The Art of the Case: A Tale of Two Equities

Even with a bedrock of legal principle at stake, Ecuadorean villagers’ battle with Chevron had equities at its heart

“I looked at the stuff and said yes.”

That is Alan Lenczner’s succinct summary of the advice he gave to a group of Ecuadorean plaintiffs who consulted his firm, Lenczner Slaght Royce Griffin Smith LLP, about whether there was any chance of enforcing their US$9.5 billion Ecuadorean judgment against Chevron Corporation by seizing the shares and assets of its seventh-level subsidiary, Chevron Canada Limited.

Never mind that success in Yaiguaje v. Chevron Corporation depended on piercing the iconic “corporate veil” and undermining the principle of corporate separateness, a mainstay of the common law since 1896; never mind that there was no suggestion that the corporate structure to which the Canadian company belonged was an instrument of fraud or wrongdoing — one of the few circumstances in which courts have been willing to ignore the corporate veil; never mind that Chevron Canada had done absolutely nothing wrong and was not involved in the events that gave rise to the Ecuadorean judgment; and never mind that Chevron Corporation, a public company with its head office in California, had no separate presence or business in Canada.

Instead, what Lenczner discerned was a corporate “structure” in name only.

“Chevron Corporation and every one of the intervening subsidiaries had no business at all other than to hold the shares of the subsidiary below,” he said. “What I saw was a bigger picture of multinationals in the extraction business who set up these layers of subsidiaries and benefit from them while at the same time insulating the parent and the subsidiaries from each other’s liabilities.”

The circumstances, Lenczner concluded, were unique.

“It’s one thing to uphold the corporate veil where a parent has a partial interest in a subsidiary,” he said. “But there is in a sense no law on how you approach the separateness of a seventh-level subsidiary in the context of the facts in this case.”

The equities, the lawyer concluded, were there for his clients. And, as the Ontario Court of Appeal observed in its conclusive 2018 judgment, he was right.

“This is a tragic case,” the court wrote. “There can be no denying that, through no fault of their own, the appellants have suffered lasting damages to their lands, their health, and their way of life. Their frustration in obtaining justice is understandable.”

Unfortunately for Lenczner and his clients, what was “understandable” did not turn out to be determinative.

“Notwithstanding those legitimate concerns, our courts must decide cases in a manner that is consistent with the common law as developed in our jurisprudence and the statutes enacted by our democratically elected legislature,” the court added. “The legal arguments advanced by the [plaintiffs] can-not succeed.”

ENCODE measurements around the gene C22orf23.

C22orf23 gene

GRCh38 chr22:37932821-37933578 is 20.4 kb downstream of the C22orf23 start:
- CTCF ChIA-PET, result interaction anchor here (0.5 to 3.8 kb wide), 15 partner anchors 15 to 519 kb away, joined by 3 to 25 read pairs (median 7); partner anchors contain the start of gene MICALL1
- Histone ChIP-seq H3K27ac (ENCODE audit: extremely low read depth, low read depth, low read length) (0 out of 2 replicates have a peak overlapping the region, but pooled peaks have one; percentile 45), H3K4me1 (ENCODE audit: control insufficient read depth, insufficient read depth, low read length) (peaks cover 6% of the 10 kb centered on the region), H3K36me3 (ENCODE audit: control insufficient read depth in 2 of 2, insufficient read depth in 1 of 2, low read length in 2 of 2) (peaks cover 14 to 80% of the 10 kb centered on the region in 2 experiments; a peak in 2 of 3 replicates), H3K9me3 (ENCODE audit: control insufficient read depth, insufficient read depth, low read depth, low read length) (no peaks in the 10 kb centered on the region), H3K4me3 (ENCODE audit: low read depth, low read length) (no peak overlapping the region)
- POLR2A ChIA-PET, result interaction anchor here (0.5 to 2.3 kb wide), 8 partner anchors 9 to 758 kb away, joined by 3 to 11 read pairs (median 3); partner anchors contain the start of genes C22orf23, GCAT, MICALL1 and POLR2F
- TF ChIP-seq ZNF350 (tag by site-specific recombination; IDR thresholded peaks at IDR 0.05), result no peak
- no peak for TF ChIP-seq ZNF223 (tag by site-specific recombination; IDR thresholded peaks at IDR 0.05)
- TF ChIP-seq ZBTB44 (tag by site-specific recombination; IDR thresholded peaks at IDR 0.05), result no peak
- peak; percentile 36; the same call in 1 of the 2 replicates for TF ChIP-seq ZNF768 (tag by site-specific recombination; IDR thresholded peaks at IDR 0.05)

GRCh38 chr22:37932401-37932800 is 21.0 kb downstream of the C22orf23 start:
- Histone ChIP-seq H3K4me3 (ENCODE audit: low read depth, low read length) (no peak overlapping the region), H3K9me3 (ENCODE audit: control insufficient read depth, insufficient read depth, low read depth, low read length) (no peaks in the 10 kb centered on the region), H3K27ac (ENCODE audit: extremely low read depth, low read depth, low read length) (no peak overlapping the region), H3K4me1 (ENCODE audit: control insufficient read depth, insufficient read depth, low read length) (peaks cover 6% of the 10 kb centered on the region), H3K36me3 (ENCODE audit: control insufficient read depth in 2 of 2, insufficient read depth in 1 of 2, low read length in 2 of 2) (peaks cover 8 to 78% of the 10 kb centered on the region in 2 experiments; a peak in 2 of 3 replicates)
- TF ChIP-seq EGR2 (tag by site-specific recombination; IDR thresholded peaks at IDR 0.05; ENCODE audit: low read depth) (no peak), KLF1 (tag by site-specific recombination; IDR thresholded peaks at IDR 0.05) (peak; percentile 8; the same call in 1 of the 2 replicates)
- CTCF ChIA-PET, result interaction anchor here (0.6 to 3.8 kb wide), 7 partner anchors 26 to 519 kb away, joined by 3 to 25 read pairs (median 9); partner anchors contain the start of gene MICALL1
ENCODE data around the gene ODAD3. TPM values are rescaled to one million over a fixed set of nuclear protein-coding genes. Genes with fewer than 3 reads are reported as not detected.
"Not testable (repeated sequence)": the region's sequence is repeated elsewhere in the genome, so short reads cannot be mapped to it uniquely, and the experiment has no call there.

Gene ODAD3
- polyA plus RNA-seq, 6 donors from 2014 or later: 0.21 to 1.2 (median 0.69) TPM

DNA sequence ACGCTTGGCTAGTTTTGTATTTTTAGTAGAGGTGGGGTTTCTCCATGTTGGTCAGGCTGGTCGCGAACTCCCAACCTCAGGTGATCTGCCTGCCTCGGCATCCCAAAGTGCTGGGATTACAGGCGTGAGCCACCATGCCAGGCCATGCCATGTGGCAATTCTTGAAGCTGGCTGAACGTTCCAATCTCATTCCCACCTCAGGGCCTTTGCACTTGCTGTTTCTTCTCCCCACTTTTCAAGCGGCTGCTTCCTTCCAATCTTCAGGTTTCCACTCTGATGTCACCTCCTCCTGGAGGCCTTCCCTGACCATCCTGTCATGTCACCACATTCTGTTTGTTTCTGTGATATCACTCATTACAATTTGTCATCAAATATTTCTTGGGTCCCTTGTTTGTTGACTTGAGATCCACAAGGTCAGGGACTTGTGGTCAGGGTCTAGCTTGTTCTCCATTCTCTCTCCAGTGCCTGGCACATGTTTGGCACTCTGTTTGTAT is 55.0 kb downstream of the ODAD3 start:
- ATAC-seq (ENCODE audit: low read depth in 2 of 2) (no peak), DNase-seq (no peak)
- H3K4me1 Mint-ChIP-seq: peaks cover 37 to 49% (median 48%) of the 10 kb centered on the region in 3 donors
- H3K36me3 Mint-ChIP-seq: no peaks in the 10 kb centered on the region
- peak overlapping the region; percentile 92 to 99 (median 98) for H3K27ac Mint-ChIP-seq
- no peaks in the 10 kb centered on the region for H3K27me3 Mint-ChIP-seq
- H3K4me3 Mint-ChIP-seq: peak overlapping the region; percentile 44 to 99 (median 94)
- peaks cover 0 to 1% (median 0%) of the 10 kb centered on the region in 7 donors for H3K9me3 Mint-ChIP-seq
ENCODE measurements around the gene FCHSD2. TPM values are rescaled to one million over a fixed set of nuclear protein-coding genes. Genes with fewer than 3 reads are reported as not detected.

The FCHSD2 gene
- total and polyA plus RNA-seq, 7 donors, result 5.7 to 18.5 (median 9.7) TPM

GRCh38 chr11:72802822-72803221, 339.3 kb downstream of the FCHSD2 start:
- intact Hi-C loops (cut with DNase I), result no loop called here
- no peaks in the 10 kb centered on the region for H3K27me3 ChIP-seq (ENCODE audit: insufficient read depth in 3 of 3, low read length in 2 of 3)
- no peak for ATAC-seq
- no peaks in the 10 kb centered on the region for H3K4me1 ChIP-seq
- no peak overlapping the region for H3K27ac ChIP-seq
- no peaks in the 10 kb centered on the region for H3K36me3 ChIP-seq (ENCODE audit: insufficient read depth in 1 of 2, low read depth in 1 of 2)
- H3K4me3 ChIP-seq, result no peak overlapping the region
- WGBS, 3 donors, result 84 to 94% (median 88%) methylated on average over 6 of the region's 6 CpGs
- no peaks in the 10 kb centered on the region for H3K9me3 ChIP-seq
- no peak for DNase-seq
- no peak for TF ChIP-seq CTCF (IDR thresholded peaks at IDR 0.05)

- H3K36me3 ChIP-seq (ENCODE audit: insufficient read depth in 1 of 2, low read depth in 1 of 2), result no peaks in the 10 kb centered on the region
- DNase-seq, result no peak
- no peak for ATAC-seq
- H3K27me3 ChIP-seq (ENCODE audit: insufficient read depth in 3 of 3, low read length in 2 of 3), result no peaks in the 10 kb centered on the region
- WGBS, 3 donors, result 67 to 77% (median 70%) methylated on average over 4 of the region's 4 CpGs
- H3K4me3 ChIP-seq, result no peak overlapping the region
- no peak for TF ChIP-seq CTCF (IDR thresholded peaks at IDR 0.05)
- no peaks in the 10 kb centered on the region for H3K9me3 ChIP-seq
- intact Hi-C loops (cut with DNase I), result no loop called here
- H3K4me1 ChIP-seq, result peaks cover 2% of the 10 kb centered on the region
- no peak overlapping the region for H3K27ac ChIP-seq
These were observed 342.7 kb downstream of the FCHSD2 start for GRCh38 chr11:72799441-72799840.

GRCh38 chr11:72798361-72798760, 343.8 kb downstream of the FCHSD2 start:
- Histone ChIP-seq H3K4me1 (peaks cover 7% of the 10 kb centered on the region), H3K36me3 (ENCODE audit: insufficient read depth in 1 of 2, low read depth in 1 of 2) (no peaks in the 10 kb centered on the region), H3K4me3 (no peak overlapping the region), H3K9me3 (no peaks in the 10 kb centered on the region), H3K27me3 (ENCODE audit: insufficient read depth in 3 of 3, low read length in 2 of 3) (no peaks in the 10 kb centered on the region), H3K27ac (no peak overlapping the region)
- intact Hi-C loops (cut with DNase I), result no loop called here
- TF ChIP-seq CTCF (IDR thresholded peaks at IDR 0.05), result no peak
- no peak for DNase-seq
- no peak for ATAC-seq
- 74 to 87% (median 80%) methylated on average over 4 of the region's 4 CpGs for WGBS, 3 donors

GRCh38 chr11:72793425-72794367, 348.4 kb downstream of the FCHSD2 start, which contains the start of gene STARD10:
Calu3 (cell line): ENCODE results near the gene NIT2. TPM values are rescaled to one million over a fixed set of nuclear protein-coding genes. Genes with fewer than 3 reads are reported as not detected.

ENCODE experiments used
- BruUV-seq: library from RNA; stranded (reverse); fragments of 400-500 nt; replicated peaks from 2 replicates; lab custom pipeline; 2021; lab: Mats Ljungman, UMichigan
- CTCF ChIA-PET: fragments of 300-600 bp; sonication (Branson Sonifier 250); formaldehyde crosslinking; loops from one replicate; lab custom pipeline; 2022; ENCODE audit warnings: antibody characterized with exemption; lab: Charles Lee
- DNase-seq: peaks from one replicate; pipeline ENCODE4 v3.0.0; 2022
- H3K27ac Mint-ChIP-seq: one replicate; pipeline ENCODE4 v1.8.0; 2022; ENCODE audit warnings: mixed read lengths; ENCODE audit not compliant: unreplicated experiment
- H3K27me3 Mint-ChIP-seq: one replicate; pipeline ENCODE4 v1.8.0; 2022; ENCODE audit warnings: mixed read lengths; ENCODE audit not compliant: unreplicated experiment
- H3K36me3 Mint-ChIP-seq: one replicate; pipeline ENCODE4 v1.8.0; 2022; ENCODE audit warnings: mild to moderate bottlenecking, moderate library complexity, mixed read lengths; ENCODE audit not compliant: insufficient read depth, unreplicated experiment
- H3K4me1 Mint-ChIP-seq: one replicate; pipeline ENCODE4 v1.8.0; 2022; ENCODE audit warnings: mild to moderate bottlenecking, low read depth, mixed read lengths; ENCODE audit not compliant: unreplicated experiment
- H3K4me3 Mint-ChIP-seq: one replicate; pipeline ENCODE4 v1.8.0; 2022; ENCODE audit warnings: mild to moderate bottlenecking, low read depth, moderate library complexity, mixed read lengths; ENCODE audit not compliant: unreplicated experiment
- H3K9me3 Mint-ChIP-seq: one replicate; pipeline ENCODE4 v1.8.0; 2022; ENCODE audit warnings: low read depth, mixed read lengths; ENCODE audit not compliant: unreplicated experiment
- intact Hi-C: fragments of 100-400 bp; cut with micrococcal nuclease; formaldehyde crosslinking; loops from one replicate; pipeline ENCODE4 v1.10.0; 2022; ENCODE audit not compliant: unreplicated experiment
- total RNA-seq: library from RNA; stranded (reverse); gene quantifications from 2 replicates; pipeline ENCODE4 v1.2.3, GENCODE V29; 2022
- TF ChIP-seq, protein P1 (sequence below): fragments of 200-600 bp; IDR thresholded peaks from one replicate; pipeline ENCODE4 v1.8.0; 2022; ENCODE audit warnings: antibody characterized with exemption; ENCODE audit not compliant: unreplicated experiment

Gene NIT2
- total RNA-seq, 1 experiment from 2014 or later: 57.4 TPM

When Lenczner launched Yaiguaje in Ontario Superior Court in 2012, the procedural history was already some two decades old. But its origins went much further back, stemming from allegations that Texaco Inc., a part of the Chevron conglomerate since 2001, polluted rainforests and rivers in Ecuador and Peru between 1964 and 1992, resulting in damage to the environment and the health of regional residents.

Class actions launched in the US Federal Court in 1993 trolled on for a decade, but went nowhere when the court decided in 2002 that Ecuador was the more appropriate venue for litigating the claims. Key to the dismissal was Texaco’s agreement that Ecuadorian courts would have jurisdiction.

But it took until February 2011 before an Ecuadorean trial court, after an eight-year trial, awarded the plaintiffs an $18-billion judgment against Chevron Corp. That same month, however, an arbitration panel of the Permanent Court of Arbitration in The Hague, constituted to adjudicate Chevron’s claim that Ecuador had violated its bilateral investment treaty with the US by denying justice to Chevron and violating the company’s procedural rights, issued an interim order directing suspension of the domestic judgment’s enforcement. To no avail: as Chevron had no assets to seize in Ecuador, the Ecuadoreans sought to enforce the judgment in the U.S., but the efforts stalled in tangled legal proceedings.

Meanwhile, in March 2012, an Ecuadorian intermediate appellate court upheld the domestic award. It took Lenczner and his team — which over time included colleagues Brendan Morrison; Kirk Baert, Celeste Poltak and Garth Myers of Koskie Minsky LLP in Toronto; and Vancouver-based aboriginal rights lawyer Peter Grant of Grant Huberman — just 90 days after that decision to launch the Ontario action. The Ecuadoreans followed up with similar lawsuits in Brazil and Argentina.

The upshot for the defence teams involved on behalf of the Chevron entities was that their retainers engaged not only a moving target, but also one that had been moving for quite some time before they got involved. Apart from continuing proceedings in the US, Brazil, Argentina and the international arbitration panel, appeals were still outstanding in Ecuador.